Mrs. God

mrsgod

Despite the warnings not to, I once picked up an anti-Mormon pamphlet. I was a missionary at the time, and we had stepped into a Christian bookstore, casually browsing. My companion casually glanced over my shoulder as I read.

In poorly drawn comic strips, the pamphlet tore apart the Mormon version of God. Instead of believing in a divine being, it said, Mormons believed in an immortal alien, one who had once been a man before ascending to godhood and inheriting his own planet. God called his planet Kolob, it said, and he had pure white skin, white hair, and a white beard. He created Earth and possibly other planets so that he would have a place for his billions of spirit kids to get bodies and to be tested, so he could sort the good ones out from the bad ones.

More than anything, the pamphlet emphasized that God had millions of wives, a great eternal harem of women. They had all been mortal women like him, and he had claimed them, bounding them to him forever. They were his property, and the billions of spirit children descended from all of them. Though this may not be a direct quote (hey, it’s been 20 years), the pamphlet stated something like “Mormons don’t believe in a God. They believe in a white alien immortal who engages in endless Celestial sex with his millions of goddess wives.”

My companion and I had laughed about it at the time, and then quickly put the pamphlet back. We had always been instructed not to read things like that, because it could cause us to doubt our very testimonies and belief systems. He and I never talked about it again. But the pamphlet stuck with me. It made me give serious thought to the ideas I had around God for the first time. The pamphlet had worded it all in very abrasive ways, but it hadn’t said anything that was necessarily wrong.

I was taught all about God growing up. Above all else, I was taught that he was a loving father, one with infinite and unconditional love, who knew my heart and thoughts, who knew every choice I would ever make before I could make it. He expected repentance when I made wrong choices, prayer, ten per cent of my income, and strict obedience to all of his commandments, and in return he promised me eternal salvation and glory. And, yes, I was promised that the most very righteous would inherit his kingdom, in other words I could become my own god with my own planet someday.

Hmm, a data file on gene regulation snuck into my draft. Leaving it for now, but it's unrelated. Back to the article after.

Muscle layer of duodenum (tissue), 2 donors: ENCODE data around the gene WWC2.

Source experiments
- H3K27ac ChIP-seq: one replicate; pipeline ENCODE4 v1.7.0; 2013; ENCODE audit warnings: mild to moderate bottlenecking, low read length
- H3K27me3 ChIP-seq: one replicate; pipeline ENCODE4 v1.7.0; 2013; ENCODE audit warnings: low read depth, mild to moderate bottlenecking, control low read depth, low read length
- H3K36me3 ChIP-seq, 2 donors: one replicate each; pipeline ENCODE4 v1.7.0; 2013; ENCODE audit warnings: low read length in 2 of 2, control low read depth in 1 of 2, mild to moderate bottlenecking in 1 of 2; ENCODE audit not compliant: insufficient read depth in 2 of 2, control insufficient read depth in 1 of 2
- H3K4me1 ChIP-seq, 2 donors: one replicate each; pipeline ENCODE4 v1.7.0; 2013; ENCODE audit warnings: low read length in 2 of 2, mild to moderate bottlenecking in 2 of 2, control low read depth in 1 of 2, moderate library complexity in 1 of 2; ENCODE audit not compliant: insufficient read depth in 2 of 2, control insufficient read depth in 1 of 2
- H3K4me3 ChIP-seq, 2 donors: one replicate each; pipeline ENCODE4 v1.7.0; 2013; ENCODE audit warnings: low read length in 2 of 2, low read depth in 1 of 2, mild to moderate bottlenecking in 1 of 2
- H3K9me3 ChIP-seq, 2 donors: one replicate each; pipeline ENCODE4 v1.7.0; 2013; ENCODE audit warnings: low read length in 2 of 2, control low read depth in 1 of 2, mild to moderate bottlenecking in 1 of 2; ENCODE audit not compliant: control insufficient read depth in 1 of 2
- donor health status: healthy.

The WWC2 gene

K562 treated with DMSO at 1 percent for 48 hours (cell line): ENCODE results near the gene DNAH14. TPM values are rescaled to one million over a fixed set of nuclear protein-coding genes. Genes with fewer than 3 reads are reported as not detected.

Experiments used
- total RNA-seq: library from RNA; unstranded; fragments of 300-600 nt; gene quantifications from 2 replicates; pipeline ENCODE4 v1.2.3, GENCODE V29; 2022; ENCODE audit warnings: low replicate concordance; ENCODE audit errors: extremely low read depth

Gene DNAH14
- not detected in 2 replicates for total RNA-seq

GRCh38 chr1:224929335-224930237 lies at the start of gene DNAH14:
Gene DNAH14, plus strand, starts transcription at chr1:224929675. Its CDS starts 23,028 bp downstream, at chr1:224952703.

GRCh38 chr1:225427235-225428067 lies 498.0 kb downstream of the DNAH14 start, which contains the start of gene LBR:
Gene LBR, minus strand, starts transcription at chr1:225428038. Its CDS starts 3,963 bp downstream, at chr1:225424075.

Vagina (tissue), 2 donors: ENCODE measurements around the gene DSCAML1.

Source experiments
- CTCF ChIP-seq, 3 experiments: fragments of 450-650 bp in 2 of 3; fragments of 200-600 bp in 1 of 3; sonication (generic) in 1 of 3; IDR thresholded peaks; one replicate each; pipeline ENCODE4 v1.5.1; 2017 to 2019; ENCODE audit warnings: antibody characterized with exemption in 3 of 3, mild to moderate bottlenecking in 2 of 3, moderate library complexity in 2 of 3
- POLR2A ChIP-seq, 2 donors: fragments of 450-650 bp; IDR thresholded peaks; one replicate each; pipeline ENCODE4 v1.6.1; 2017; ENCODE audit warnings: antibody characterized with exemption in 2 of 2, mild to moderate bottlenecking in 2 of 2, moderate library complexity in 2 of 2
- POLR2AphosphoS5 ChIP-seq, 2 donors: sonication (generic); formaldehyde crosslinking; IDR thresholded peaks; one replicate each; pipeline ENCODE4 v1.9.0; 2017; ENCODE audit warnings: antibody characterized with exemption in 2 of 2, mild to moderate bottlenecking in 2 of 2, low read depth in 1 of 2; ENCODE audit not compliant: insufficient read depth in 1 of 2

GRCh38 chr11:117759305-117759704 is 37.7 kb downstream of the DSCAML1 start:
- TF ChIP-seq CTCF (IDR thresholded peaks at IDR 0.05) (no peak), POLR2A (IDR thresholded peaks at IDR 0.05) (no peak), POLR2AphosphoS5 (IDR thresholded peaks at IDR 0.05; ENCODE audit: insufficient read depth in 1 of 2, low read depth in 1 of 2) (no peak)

But we were also taught about the origins of God. “As man is, God once was. As God is, man may become,” they taught. God’s name was Elohim, and he was once a mortal who had been obedient to his god, and thus he had become his own God. Which meant there was god before god, and a god before him. It was like one giant capitalistic society, with vast trusts and inheritances built in. Follow the rules, and get the rewards. Don’t, and God will judge you (justly of course) as being worthy of one of the lesser levels of heaven, where you’ll just hang out for eternity. Unless you commit the extreme sin of denying God himself, then it’s Outer Darkness for you. (Those letters are capitalized, cause Mormons believe that is an actual place. Outer Darkness. Where the evil souls float for eternity, no bodies allowed).

And God did live on Kolob, his planet base somewhere in space. And he did look like a white-skinned man with a beard in all the Mormon pictures. And Mormons did believe in polygamy, and they did believe that God practiced it. And they did say that he was our literal father, and he did have billions of spirit children, which probably meant he had millions of wives. And that meant I had a Heavenly Mother in addition to a Heavenly Father. We just didn’t talk about her. I didn’t know her name. But apparently she was once a human too then, and she had gotten to Kolob by sealing herself to God in life, one among millions, and then he had taken her to Heaven with him. That’s how human girls now were supposed to do it. Men got to inherit God powers and kingdoms, and women got to attach themselves to men and go along for the ride. And presumably my Heavenly Mother was just one of those women, and my only Mother, so those other millions would be my Great God-Aunts?

I asked about Heavenly Mother once, when I was a teenager, in my Seminary class. (Seminary was an actual class that I attended during high school hours, in between History and Algebra, at the church across the street). She was mentioned in the Mormon hymn “Oh My Father”, a hymn that had been written by Eliza R. Snow, herself one of the plural wives of Joseph Smith, the founder of Mormonism. One stanza was clear.

“In the heav’ns are parents single?
No, the thought makes reason stare!
Truth is reason; truth eternal
Tells me I’ve a mother there.”

I had raised my hand and asked why we didn’t talk about Heavenly Mother much. The seminary teacher, a good man in his late thirties, who had been married for six years and now had five children under the age of five, had responded kindly, thoughtfully. “We don’t take the name of God in vain as a sign of respect. In the same way, God doesn’t allow us to speak about Heavenly Mother. She is far too sacred.”

I write all of this at the age of 39. When I try to reason through these logic puzzles of my former belief system, I crinkle up my nose like I’ve just smelled something unpleasant. There is no reason behind any of fit, it doesn’t hold up. Little things make me cringe (like if God is Mary’s father, yet he also fathered Jesus through her, but he is also Jesus…), and images of millions of women lining up in white with their faces veiled so that they can devote themselves to one man, well, that just flies in the face of every one of my values.